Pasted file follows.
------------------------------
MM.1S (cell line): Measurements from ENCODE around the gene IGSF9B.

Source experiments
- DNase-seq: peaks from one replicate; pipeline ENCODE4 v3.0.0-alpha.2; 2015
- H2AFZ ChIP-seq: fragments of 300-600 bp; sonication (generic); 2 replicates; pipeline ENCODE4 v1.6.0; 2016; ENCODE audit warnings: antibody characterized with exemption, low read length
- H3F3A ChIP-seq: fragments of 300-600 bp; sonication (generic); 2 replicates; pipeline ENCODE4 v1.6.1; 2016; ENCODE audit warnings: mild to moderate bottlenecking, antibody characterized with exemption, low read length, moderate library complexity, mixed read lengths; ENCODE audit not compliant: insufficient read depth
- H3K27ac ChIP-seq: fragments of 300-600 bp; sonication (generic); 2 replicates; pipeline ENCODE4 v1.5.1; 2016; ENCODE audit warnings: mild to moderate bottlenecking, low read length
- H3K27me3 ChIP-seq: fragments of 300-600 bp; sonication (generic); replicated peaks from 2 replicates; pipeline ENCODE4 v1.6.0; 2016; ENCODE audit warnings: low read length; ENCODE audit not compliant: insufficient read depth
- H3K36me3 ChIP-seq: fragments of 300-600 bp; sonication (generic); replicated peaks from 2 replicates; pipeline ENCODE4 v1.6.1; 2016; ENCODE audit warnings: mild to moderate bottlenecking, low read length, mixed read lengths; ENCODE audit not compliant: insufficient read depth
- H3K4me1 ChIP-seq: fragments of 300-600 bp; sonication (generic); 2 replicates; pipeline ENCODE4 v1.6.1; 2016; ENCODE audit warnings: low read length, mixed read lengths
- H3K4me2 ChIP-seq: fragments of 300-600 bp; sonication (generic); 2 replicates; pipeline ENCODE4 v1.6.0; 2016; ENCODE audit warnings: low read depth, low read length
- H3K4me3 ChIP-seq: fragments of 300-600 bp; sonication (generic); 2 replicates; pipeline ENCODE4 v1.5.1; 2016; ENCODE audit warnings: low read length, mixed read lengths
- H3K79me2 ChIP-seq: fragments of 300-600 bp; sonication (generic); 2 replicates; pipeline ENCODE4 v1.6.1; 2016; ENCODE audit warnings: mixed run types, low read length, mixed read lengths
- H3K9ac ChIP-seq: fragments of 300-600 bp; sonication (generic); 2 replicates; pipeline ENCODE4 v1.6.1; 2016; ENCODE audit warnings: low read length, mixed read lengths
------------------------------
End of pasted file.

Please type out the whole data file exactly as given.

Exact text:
MM.1S (cell line): Measurements from ENCODE around the gene IGSF9B.

Source experiments
- DNase-seq: peaks from one replicate; pipeline ENCODE4 v3.0.0-alpha.2; 2015
- H2AFZ ChIP-seq: fragments of 300-600 bp; sonication (generic); 2 replicates; pipeline ENCODE4 v1.6.0; 2016; ENCODE audit warnings: antibody characterized with exemption, low read length
- H3F3A ChIP-seq: fragments of 300-600 bp; sonication (generic); 2 replicates; pipeline ENCODE4 v1.6.1; 2016; ENCODE audit warnings: mild to moderate bottlenecking, antibody characterized with exemption, low read length, moderate library complexity, mixed read lengths; ENCODE audit not compliant: insufficient read depth
- H3K27ac ChIP-seq: fragments of 300-600 bp; sonication (generic); 2 replicates; pipeline ENCODE4 v1.5.1; 2016; ENCODE audit warnings: mild to moderate bottlenecking, low read length
- H3K27me3 ChIP-seq: fragments of 300-600 bp; sonication (generic); replicated peaks from 2 replicates; pipeline ENCODE4 v1.6.0; 2016; ENCODE audit warnings: low read length; ENCODE audit not compliant: insufficient read depth
- H3K36me3 ChIP-seq: fragments of 300-600 bp; sonication (generic); replicated peaks from 2 replicates; pipeline ENCODE4 v1.6.1; 2016; ENCODE audit warnings: mild to moderate bottlenecking, low read length, mixed read lengths; ENCODE audit not compliant: insufficient read depth
- H3K4me1 ChIP-seq: fragments of 300-600 bp; sonication (generic); 2 replicates; pipeline ENCODE4 v1.6.1; 2016; ENCODE audit warnings: low read length, mixed read lengths
- H3K4me2 ChIP-seq: fragments of 300-600 bp; sonication (generic); 2 replicates; pipeline ENCODE4 v1.6.0; 2016; ENCODE audit warnings: low read depth, low read length
- H3K4me3 ChIP-seq: fragments of 300-600 bp; sonication (generic); 2 replicates; pipeline ENCODE4 v1.5.1; 2016; ENCODE audit warnings: low read length, mixed read lengths
- H3K79me2 ChIP-seq: fragments of 300-600 bp; sonication (generic); 2 replicates; pipeline ENCODE4 v1.6.1; 2016; ENCODE audit warnings: mixed run types, low read length, mixed read lengths
- H3K9ac ChIP-seq: fragments of 300-600 bp; sonication (generic); 2 replicates; pipeline ENCODE4 v1.6.1; 2016; ENCODE audit warnings: low read length, mixed read lengths